Formidable Heavyweight Prospect Filip Hrgovic Butchers Tom Little in Riga

Filip Hrgovic took a step up in competition last night against Englishman Tom Little in Riga on the undercard of the Oleksandr Usyk-Mairis Briedis combat.

“One step more than my last opponent” is how Hrgovic put it and this is accurate as it saw the Croatian move from guaranteed quick knockouts to a live domestic-level opponent. For Hrgovic to remain on target, however, he still required a quick knockout and this was a task he was more than equal to.

He hunted Little from the off, perhaps a little too aggressively, perhaps expecting Little to pose no greater challenge in real terms than Raphael Love or Pavel Sour, his opponents in his first two professional outings. His mode of attack was a crisp combination that sits at the absolute bedrock of good technique, a destabilizing jab designed to make room for him to bring that deadly right hand over.  Little reacted well, combining survivalist strategy with some left-handed counterpunching, including a really nice beltline hook.

Still, Little found himself repeatedly penned in to one corner or another, swaying away from that right hand in an attempt to introduce some distance to a punch that was already foreshadowed as the route of his fistic demise.

By the third the fight had adopted a clear pattern whereby Hrgovic would box Little to the ropes, abuse him there with fast hard punches, before Little, showing heart in keeping with something more than just an opponent, would try to rescue himself, flashing off the ropes with improvised punches. The rest of the time, his guard was up as he boxed on high alert, trying to avert an inevitable disaster for one more round.

That disaster revealed itself in the fourth. Little moved well in this fight, up and down the rope, surrendering ground but never himself, always looking to punch back as he was stalked in and out. He had established himself as a fixture in this fight and became more aggressive in the fourth trying to leave a mark more indelible than that of bravery. The end when it came was both inevitable and shocking, as Hrgovic, himself with his back to the ropes, drove one of the deadly rights that had been harrowing the Englishman all the way home. Little went out on his feet, a deep cut over his left eye spilling blood, hands still high but his feet no longer under him, no longer punching back. It was a brave if doomed performance.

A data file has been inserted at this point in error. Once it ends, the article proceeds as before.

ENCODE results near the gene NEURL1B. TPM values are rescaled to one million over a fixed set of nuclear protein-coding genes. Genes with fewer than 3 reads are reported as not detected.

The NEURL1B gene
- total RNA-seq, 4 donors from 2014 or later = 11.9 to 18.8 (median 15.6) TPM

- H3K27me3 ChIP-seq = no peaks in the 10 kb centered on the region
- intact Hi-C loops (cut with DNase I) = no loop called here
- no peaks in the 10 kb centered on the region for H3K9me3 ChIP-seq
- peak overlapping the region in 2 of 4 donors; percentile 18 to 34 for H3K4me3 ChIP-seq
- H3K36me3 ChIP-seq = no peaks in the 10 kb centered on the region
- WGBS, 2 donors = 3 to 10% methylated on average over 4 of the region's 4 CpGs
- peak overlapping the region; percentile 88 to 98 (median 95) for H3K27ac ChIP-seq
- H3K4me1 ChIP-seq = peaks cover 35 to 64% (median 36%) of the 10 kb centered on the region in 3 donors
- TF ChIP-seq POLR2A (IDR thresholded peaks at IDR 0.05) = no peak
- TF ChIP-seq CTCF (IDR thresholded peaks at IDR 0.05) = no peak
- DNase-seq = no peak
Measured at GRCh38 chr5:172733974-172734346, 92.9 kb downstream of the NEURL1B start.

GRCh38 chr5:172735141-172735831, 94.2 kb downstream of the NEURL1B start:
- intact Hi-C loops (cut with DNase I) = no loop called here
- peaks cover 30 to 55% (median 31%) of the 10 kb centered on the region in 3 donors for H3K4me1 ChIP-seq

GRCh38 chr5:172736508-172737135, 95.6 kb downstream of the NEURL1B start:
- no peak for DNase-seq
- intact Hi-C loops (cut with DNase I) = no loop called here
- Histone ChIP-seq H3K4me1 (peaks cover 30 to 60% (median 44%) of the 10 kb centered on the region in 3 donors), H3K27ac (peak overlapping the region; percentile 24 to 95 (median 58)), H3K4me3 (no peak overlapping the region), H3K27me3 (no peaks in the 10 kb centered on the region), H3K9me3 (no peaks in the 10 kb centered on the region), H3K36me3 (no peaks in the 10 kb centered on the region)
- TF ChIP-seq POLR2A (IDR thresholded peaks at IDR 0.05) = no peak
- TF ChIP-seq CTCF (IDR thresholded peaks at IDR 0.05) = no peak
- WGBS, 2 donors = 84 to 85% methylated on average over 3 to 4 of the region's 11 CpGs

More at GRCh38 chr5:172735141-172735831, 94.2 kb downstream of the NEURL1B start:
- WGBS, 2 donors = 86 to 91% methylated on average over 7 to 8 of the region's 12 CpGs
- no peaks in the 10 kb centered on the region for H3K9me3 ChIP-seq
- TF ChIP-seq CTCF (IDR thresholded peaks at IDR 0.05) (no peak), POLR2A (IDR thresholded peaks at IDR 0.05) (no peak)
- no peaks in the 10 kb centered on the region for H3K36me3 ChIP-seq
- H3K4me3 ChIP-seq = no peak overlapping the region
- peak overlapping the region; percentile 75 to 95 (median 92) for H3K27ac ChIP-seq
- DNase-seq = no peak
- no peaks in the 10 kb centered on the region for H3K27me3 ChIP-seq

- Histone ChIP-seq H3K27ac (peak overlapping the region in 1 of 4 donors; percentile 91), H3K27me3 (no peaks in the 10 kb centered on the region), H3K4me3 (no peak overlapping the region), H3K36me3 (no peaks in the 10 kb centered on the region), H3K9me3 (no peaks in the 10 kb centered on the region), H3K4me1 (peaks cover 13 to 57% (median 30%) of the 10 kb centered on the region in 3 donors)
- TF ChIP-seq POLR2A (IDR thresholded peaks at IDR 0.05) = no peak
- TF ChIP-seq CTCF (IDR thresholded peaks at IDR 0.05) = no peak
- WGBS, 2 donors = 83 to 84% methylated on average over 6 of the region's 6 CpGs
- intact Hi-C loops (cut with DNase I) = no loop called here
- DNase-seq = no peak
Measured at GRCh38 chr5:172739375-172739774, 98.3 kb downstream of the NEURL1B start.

Hrgovic moves as well as any man of his size I can remember. At 6’6”, 230lbs, he carries almost no surplus and he benefits. His footwork is a thing of small glory, and the little moves he made back against Little’s rushes makes a lie of the supposed truism that you must not retreat in straight lines; get the distance right and get the counter-punch right and you’re in business, whatever the story-books say.

His punching is coming along nicely, and the speed with which he throws the second and third punches in combination is withering. We may be witnessing a combination puncher of the highest order under development.

That said, he was hit too often last night. This may be because he felt no danger and because he was overly keen to achieve the knockout, but he will have to be careful as he moves through the classes in the heavyweight division. Even the journeymen at this weight can pack a serious punch and he can’t become world champion from the ground looking up.

I’m hopeful that Hrgovic has mined a rich source of British heavyweight opponents for his development.  Someone like Gary Cornish (who succumbed to Anthony Joshua in a round but whose record stands at 25-2) or Sam Sexton (the British heavyweight champion) would make fine opponents for this prospect in a hurry.

That said, patience is a virtue, and at just twenty-five years old, Hrgovic has time on his side.

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